• From 1995-2012, BRIIC countries achieved annual total factor productivity growth in agricultural products above the global average of 1.52%, with Brazil at nearly 3.5%, China at 3%, Russia at 2.5% and Indonesia at 2.25%.
Looking to the future, the USDA predicts that continued economic growth in China, India and Indonesia will spur consumption growth and that the BRIIC's share of the global economy will reach 27% by 2025, exceeding that of both Europe and North America.

While many arrows appear to be pointing up for this bloc of emerging nations, it must be noted that Goldman Sachs, whose chief economist Jim O'Neill coined the acronym "BRIC" in his 2001 paper in which he argued that these emerging countries would likely dominate the 21st century globalized economy, shut down its BRIC investment fund several years ago after its assets dropped significantly.

Certainly, these countries have their share of issues to contend with. The commodities collapse in recent years has had a negative impact, particularly on Brazil and Russia. And as the U.S. Council on Foreign Relations notes in a recent briefing, there's not much that unifies the BRICS countries besides the fact that they are large and non-Western. In the case of China and India, there has even been recent military tension as Indian and Chinese troops spent last summer in a standoff in territory disputed by China and Bhutan, an ally of India.

Thankfully, from an agricultural standpoint, there does appear to be sincere cooperation taking place. The countries have signed a Memorandum of Understanding for the establishment of the BRICS Agricultural Research Platform. It is envisaged as a virtual facility to promote food security, sustainable agri-development and poverty alleviation through strategic cooperation in agriculture within the BRICS countries.

In addition to India working on setting up the virtual research platform, the action plan involves Russia preparing a document on international trade and investment; China working on the establishment of an agri-database for the countries; Brazil working on the issue of food security for the most vulnerable people; and South Africa developing a strategy on climate change.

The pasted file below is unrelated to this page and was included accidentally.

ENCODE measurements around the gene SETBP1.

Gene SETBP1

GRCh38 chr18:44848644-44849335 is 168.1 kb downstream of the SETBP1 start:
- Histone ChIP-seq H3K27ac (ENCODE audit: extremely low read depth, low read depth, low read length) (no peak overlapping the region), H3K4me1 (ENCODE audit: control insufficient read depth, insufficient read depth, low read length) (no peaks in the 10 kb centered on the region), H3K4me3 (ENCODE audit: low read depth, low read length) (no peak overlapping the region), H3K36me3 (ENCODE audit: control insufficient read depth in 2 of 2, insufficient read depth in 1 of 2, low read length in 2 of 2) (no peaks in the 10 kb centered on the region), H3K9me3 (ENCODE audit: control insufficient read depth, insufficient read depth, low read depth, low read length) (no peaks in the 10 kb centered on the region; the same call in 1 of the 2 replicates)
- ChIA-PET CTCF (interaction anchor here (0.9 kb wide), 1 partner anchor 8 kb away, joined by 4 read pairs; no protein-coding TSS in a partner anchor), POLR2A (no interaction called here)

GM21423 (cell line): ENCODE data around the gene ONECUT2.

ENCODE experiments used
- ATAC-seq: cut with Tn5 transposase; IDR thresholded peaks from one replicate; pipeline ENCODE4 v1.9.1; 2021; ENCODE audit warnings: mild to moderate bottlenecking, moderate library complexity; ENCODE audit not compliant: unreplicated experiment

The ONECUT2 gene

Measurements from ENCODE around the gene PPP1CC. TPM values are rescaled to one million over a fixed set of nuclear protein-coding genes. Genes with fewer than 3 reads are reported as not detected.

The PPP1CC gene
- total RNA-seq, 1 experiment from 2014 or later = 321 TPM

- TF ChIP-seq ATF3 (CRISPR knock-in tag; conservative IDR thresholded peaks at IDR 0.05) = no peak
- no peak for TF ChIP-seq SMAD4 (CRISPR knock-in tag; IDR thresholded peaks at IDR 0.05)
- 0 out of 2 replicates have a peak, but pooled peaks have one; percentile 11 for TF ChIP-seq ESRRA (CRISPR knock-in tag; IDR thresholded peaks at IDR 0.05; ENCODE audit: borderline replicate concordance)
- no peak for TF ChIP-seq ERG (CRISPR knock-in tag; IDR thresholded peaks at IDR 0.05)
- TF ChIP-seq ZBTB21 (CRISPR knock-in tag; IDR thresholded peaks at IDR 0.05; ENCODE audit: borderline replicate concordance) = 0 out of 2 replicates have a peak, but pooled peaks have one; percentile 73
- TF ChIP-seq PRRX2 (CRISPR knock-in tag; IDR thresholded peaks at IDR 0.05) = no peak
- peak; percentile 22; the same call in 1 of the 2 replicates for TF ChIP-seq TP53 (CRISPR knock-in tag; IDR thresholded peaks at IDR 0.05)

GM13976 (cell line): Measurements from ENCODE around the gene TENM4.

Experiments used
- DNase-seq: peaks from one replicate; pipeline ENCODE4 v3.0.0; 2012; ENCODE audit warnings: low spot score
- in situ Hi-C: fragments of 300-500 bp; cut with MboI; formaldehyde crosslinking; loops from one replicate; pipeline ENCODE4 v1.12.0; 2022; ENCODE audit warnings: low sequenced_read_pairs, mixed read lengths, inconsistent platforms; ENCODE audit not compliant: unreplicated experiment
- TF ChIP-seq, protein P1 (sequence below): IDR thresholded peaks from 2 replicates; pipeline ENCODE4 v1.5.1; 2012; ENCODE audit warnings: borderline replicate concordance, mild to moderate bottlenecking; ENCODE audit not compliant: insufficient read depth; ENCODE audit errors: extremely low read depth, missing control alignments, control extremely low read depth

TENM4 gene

If the cooperation in this endeavor is genuine, and meaningful knowledge and information is gained and shared between these countries on these topics, one can only envision this bloc of nations becoming an even more formidable force in agriculture in the years to come.

BRICS puts its stamp on global innovation growth (БРИКС демонстрирует свою точку зрения на глобальный рост инноваций) / China, March, 2018
Keywords: innovations, economic_challenges, expert_opinion
Author: Zhang Zhao

Five major emerging economies achieve sustained progress

Intellectual property cooperation among Brazil, Russia, India, China and South Africa - collectively known as BRICS - has achieved sustained progress over the past few years and is playing an increasingly important role in the world's IP landscape, according to officials.

The comments were made at a recent meeting of representatives of the five major emerging economies in Chengdu, Sichuan province.

The IP authorities of the five countries have cooperated in training, information services, application processing, IP strategies for small and mid-sized businesses, as well as holding international forums, said Shen Changyu, commissioner of China's State Intellectual Property Office, at the 10th Heads Meeting of BRICS IP Offices on Monday.

Established in 2013, the cooperation mechanism of the BRICS IP offices is "having greater influence on the world IP field", Shen said.

Om Prakash Gupta, controller general of patents, designs and trademarks in India, said at the meeting that multilateral cooperation is even more important in today's world, leading to significant achievements that are "to a larger benefit of all the developed, developing and the least developed countries".

All the BRICS countries are promoting innovation-driven development strategies, such as the Technological Innovation Act in Brazil, the Innovation Strategy 2020 in Russia, the Decade of Innovations 2010-20 Roadmap in India and the Research Infrastructure Roadmap in South Africa.